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Chinese men top Russia, Japan at Doha Worlds

 
Publication date : 29/10/2018

By a margin of 0.049, China recaptured the men's team title Monday at the 2018 Artistic Gymnastics World Championships in Doha (QAT), and will meet silver medallists Russia and bronze medallists Japan for a rematch at the 2020 Olympic Games, as all three medal-winning nations punched their tickets to Tokyo.

Monday's competition at the Aspire Dome saw the first medals awarded at the 48th Artistic Gymnastics World Championships. The competition marks the first time since 1974 that teams have been able to secure Olympic qualification as early as two years before the next Olympic Games. Other nations will have further qualification chances in 2019. (Click here for more on the 2020 Olympic qualification process and refer to the applicable rules.)

Chinese gymnasts and coaches pose after clinching the men's team title Monday at the 2018 World Championships in Doha (QAT).

Chinese hold on for 12th team title

Chinese men overcame early falls from Xiao Ruoteng on Floor Exercise and Sun Wei on Pommel Horse, and steadily fought their way back to first place. In the fifth rotation, China capitalised on a mistake from Russia to grab the lead for the first time, thanks to a massive 16.200 from Zou Jingyuan, the only score above 16 so far in Doha.

"We are very happy to get the gold medal and we are impressed by how the Russian team has improved," head coach Ye Zhennan said.

Leading by nearly a full point with one rotation left, the Chinese swallowed mistakes on Horizontal Bar from Lin Chaopan, who went the wrong way after two big releases (Cassina and Kolman), and team anchor Xiao, who fell on his Liukin release move (full-twisting layout Tkatchev). But Russia was not able to overtake the Chinese's final of 256.585, who won by their narrowest margin of victory yet.

The Chinese men won only a team bronze at the 2016 Olympics in Rio. Their medal on Monday is the team's 18th world team medal since 1981 and first team gold since 2014.

Russia falls short in showdown with Chinese

Russia, who outscored China in qualifications in Doha, grabbed the lead in the fourth rotation thanks to excellent vaults from Artur Dalaloyan, who stuck his triple-twisting Yurchenko for the top vault score of 15.066, followed closely by teammate Nikita Nagornyy (15.033). But Russia could not hold onto its lead in the fifth rotation after Dalaloyan fell on his mount on Parallel Bars, which proved a costly error.

The thrilling competition came down to the final routine, with Nagornyy needing 13.783 to clinch the first world team title for the Russian men, but he had a slight break on a pirouette and scored 13.733.

Nagornyy said that after he stuck his dismount, he thought he had done a strong enough routine to secure gold for his team, but that Russia will bounce back from the disappointment.

"We have a lot of motivation," said Nagornyy, who qualified first to Wednesday's All-around final in Doha. "We were very close to winning and I am sure we are going to get over it."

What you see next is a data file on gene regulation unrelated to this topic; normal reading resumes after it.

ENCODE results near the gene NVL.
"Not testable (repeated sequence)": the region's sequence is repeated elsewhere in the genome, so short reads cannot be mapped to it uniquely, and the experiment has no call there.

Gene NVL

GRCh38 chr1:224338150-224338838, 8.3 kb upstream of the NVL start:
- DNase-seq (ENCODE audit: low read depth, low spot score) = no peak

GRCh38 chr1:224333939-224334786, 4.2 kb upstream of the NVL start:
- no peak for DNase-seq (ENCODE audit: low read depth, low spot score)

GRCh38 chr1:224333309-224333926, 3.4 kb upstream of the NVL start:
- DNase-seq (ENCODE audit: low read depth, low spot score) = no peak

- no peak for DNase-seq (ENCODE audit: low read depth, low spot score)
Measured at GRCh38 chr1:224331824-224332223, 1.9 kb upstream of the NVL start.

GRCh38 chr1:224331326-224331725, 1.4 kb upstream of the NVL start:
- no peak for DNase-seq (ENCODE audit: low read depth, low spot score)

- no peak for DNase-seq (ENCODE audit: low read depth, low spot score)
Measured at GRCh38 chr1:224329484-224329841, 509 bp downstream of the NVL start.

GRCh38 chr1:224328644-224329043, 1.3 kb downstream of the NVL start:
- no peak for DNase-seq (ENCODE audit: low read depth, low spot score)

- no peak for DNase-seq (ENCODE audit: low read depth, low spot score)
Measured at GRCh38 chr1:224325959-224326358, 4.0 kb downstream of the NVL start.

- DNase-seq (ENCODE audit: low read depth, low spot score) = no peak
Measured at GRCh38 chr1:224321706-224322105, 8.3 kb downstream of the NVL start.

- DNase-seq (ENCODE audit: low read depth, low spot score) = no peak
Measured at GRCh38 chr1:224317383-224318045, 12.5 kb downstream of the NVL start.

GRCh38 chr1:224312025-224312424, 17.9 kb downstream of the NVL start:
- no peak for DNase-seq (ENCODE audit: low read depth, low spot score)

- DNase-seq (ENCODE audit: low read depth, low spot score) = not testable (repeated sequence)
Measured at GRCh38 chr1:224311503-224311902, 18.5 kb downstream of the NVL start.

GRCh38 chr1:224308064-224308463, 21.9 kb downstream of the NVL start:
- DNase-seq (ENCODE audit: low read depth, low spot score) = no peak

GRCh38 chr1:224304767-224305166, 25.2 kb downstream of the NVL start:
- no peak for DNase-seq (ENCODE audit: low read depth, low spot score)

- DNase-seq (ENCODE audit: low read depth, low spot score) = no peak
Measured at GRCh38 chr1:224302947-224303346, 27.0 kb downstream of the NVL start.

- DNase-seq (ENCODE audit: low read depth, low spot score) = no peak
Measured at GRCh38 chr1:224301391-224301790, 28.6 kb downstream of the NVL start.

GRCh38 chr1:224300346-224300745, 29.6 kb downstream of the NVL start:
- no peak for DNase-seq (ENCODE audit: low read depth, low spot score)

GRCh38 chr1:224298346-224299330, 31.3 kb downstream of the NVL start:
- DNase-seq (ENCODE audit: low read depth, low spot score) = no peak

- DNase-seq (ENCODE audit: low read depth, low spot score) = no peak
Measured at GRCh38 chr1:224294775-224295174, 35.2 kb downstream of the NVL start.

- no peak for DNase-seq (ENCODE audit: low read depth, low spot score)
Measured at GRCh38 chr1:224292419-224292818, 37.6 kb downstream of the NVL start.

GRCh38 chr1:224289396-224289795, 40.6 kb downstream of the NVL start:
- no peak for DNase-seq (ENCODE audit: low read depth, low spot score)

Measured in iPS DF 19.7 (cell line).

Two-time Olympian David Belyavskiy said the Russian men were happy to secure the ticket to Tokyo.

"On the one hand we are really happy we won qualification for the (2020) Olympic Games," Belyavskiy said. "It was what we wanted, but of course we are very disappointed. We were so close. But we didn't manage it."

Olympic champion Japan falls to bronze

Japan, the defending world and Olympic team champion, was leading the competition after a solid start on Pommel Horse and Still Rings, where team captain Kohei Uchimura turned in the top scores for the 2020 Olympic hosts. Hope for the gold medal were dashed in the fourth rotation, however, when two-time Olympian Yusuke Tanake erred on Parallel Bars for a disastrous 11.566.

A strong performance from Uchimura capped off an excellent rotation on Horizontal Bar for Japan. The team suffered another fall on Floor Exercise from Wateru Tanigawa in the sixth and final rotation, but a clutch 14.933 from Kenzo Shirai, the three-time world champion on Floor, clinched bronze for Japan, their 20th world team medal since 1954.

"The Japanese team is very happy that we won the bronze," said head coach Hisashi Mizutori, a member of Japan's gold medal-winning team at the 2004 Olympics. "I don't believe each one did their best today and unfortunately we ended up in third place, which is regrettable, but we are happy because we secured a spot to Tokyo."

Team final roundup

Bronze medallists in 2011 and 2014, the United States finished nearly 2 points outside the podium after a fall from team captain Sam Mikulak on Pommel Horse in the first rotation and low team totals on Still Rings and Vault.

Great Britain, the defending team silver medallists, fell to fifth after falls on four of the events. Olympic champion Max Whitlock delivered on Pommel Horse, however, scoring a huge 15.233. Switzerland finished sixth, its best finish in recent years, ahead of Brazil, who improved their showing from 2015 by one spot. The Dutch men, competing in their first world team final, took eighth.

Competition continues Tuesday in Doha with the women's team final.